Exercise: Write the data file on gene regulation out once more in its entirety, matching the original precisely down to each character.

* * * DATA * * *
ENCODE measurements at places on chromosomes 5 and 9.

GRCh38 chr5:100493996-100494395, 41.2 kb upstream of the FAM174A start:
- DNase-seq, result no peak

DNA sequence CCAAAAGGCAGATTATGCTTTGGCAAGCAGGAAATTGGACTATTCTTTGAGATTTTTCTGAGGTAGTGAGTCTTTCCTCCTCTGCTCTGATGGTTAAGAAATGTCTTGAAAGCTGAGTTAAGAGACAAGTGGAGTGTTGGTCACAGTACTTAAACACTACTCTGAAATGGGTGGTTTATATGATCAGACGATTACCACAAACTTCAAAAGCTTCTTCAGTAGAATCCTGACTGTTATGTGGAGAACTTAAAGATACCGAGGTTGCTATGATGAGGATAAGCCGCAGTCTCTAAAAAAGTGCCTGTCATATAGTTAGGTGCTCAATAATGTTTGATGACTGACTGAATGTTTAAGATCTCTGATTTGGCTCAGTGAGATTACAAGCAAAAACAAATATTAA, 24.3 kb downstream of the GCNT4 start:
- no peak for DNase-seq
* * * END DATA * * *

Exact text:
ENCODE measurements at places on chromosomes 5 and 9.

GRCh38 chr5:100493996-100494395, 41.2 kb upstream of the FAM174A start:
- DNase-seq, result no peak

DNA sequence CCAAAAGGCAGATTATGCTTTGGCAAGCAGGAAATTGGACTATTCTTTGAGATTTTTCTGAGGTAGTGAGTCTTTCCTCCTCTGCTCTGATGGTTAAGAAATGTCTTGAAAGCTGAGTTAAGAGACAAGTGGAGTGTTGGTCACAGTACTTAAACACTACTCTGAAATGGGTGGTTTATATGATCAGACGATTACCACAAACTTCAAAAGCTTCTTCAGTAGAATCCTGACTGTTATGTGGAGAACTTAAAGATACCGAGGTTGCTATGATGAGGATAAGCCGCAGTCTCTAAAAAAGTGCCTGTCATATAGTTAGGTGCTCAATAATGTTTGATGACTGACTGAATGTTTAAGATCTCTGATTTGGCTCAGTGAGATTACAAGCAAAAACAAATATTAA, 24.3 kb downstream of the GCNT4 start:
- no peak for DNase-seq